In-Depth 3: Free and Easy

Now 15 years old, the open source productivity suite is still gaining fans and improving compatibility with its chief rival, Microsoft Office. Readers weigh in on version 3 of the suite.

Although Microsoft Office can cost as much as $680, it remains, by far, the gold standard for productivity software.

A far cheaper alternative -- in fact about $680 less expensive -- is gearing up to challenge the Redmond monopoly. 3 (OO.o3) came out late last year, and many longtime fans, along with brand-new users, downloaded the tool the moment it came out.

The interest in this open source suite is clearly high. After I asked for comments in my Redmond Report e-mail newsletter, 18 readers quickly wrote in and shared their experiences.

Software, at least with conventional packages, starts with installation, and here the news is good. "Installation was very easy, just double-click and answer a few questions; you have the option to register or not," says Craig Burgess, a systems and network administrator in Maryland. Burgess uses OO.o3 on Windows Vista. "If you have a previous version, it will uninstall it and save your settings, install the new version and use the saved settings with it or opt for a clean install." 3 Key Features
  • Microsoft Office 2007 file import filters
  • Shared worksheets
  • VBA support; runs most VBA macros
  • Solver, a spreadsheet tool to find the optimum result based on existing values and constraints
  • ODF 1.2 file format support
  • Runs on Mac OS X

Other IT pros share this pleasant install experience: "On a standalone PC, it's easy," says Clarke Rice, an ICT and computing instructor in Northern Ireland. "Download, run the .EXE file and keep hitting 'next.' On my desktop PC and a couple of laptops, there are no worries about product activation telling me I'm using [it] in too many places even if I'm not using them at the same time. Installation is much quicker than [with] Office."

Not all, however, are so enthralled. "Installing has always been an all-or-nothing deal," says Dennis R. Barr, manager, information technology for Larkin Group Inc. in Kansas City, Mo. "Even when updating because of a patch, or upgrading from one point version to the next, it's always been a full install. Delta patches just don't seem to fit into the development model for OO.o. [Version 3] was no different. The option to preserve personal info works well, and installed extensions are generally available after the upgrade, although that's not always the case. I'm looking at the Program Files folder on a Vista notebook at the moment; there are folders for 2.3, 2.4, and 3. Only the latest one has any content, but it's an indicator that more thorough housekeeping would be helpful in keeping the folder tree neat and tidy."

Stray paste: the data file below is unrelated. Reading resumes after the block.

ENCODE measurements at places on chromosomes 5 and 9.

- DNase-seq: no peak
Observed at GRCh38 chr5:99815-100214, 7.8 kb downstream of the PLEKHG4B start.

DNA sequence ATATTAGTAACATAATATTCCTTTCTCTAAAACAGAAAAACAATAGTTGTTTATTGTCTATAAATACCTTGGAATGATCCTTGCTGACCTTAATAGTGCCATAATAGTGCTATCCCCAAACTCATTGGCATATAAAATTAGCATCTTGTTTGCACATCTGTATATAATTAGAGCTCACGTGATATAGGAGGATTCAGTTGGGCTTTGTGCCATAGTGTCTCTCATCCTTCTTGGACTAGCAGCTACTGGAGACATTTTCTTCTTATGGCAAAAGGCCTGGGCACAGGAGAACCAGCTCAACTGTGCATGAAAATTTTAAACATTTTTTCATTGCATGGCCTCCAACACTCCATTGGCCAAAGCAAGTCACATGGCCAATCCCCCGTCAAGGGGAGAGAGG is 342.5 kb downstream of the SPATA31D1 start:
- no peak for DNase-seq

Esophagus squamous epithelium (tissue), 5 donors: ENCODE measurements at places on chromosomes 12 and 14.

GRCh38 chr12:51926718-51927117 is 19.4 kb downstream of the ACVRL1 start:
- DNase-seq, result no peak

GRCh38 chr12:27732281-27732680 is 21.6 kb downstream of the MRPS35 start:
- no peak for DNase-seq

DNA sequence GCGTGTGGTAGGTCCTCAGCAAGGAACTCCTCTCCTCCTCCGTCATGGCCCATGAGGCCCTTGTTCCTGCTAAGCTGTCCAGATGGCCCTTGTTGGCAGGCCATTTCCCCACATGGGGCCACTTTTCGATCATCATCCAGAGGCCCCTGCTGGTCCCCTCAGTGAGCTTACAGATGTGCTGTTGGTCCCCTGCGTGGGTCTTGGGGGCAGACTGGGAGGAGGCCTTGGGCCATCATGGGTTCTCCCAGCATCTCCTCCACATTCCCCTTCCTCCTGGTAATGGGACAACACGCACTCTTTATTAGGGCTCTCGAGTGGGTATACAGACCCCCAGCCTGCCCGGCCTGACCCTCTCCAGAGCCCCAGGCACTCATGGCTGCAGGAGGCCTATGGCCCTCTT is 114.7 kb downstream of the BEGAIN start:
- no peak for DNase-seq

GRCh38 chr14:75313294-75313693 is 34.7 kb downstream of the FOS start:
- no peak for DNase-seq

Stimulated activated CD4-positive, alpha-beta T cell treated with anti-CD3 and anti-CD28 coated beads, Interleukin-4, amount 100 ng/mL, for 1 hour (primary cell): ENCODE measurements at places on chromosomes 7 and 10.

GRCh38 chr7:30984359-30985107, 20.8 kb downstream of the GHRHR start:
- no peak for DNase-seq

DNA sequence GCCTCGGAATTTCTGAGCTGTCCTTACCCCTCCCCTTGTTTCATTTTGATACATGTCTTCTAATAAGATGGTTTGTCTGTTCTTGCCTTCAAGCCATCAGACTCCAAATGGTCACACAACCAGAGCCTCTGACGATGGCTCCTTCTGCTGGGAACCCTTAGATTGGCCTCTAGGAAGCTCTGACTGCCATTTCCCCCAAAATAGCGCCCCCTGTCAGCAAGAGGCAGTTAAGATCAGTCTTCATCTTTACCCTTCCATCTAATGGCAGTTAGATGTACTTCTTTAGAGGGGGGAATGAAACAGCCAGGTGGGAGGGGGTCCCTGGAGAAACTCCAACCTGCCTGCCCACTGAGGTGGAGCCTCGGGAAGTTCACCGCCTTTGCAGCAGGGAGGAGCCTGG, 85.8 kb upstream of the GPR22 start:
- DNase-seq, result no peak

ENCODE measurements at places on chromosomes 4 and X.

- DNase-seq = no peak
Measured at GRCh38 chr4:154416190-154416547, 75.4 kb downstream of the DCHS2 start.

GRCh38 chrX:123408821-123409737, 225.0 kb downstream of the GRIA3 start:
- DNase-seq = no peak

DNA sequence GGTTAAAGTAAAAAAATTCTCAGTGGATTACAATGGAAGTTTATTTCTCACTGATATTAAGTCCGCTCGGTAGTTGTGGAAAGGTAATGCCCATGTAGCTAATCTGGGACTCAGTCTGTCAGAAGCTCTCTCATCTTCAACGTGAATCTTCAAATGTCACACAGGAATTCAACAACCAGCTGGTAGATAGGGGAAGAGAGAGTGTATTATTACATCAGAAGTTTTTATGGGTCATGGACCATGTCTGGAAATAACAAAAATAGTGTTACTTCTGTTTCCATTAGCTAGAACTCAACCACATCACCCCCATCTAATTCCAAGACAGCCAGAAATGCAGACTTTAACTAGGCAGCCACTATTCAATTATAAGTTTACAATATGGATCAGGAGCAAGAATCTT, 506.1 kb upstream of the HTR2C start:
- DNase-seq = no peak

User Interface
Users have mixed feelings about the OO.o3 interface. "If you want bells and whistles, you might feel let down," Rice says. "If you want functional and steady, no problem. Writer and Calc are on a par with their Microsoft [counterparts]. Impress isn't as polished as PowerPoint, though, but is moving in the right direction. Base is the only component likely to give you major usability issues."

Commonality, though, is one plus. "The user interface should feel right at home for Microsoft Office users, at least those using Office 2003 or earlier," Barr says. "It hasn't been completely redesigned like Microsoft did with the Office 2007 interface, and this may actually work to OO.o3's advantage, particularly if people don't want to learn the new Ribbon UI that Office 2007 has."

After 15 years of development, OO.o3 is feature-rich, functional and quite usable, readers say. "I've never found any problems with the usability of OO.o, even going back to the earliest versions," Barr reports. "It's always been a serviceable substitute for Microsoft Office, and its feature set gets better with each release. Usability hasn't suffered as features have been added -- if anything, it's gotten better."

Rice moved to OO.o3 out of frustration: "For professional reasons, I found myself using Word [97] again, and it's one of very few programs I have become utterly angry with. When you find yourself ready to throw the PC out the window, it's time to use a different application. The problem was it routinely reformatted lengthy documents. I changed font size to 10 -- or to Arial -- for one paragraph and the preceding 20 pages followed suit. You might be thinking, 'There's a way to stop that.' I don't care how to stop it. As a user, I never asked for it."

So Rice moved back to OO.o. "The big plus: It did what I wanted without trying to help me. No (insert expletive of your choice) paperclip. No reformatting a dozen paragraphs because I reformat two words. Bliss."